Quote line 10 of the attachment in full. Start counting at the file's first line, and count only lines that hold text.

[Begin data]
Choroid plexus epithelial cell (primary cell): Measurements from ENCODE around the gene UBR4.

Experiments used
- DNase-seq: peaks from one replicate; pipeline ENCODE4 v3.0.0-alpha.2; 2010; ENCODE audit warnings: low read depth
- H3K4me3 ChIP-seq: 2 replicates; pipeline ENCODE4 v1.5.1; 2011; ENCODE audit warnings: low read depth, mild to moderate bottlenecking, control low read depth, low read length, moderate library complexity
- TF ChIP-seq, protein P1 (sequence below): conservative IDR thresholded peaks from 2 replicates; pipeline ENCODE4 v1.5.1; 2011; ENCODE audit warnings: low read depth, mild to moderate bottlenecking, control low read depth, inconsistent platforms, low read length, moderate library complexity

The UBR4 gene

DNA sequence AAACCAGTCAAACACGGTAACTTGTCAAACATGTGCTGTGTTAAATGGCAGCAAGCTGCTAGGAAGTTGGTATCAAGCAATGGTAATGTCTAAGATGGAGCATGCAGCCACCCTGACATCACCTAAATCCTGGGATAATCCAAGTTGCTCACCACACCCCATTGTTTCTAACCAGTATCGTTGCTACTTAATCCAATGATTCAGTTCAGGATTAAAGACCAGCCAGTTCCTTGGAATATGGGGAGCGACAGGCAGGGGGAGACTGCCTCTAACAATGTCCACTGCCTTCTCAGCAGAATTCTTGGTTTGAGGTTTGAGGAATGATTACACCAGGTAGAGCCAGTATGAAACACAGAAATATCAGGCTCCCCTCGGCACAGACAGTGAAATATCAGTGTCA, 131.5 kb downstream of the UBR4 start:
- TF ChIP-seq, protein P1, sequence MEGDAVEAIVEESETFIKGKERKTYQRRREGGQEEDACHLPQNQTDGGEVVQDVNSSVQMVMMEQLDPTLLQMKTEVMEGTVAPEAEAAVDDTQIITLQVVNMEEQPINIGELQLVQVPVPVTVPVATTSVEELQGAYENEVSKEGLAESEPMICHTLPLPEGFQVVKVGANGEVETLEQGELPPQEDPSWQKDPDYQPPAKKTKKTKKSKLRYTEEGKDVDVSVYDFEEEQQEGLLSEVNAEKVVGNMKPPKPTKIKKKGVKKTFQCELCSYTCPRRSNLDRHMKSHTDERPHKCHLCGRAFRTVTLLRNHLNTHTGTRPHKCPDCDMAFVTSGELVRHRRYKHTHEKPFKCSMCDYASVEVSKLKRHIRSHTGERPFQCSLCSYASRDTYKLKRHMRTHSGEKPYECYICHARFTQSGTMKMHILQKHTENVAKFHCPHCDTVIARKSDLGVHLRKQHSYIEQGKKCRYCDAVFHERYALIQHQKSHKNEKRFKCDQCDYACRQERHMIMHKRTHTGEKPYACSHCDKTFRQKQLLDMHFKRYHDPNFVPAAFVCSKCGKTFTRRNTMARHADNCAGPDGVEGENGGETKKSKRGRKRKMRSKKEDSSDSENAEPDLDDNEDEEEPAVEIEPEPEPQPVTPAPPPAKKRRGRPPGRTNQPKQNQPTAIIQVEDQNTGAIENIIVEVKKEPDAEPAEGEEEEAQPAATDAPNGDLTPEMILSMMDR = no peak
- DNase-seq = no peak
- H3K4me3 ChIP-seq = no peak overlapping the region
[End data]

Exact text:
- H3K4me3 ChIP-seq = no peak overlapping the region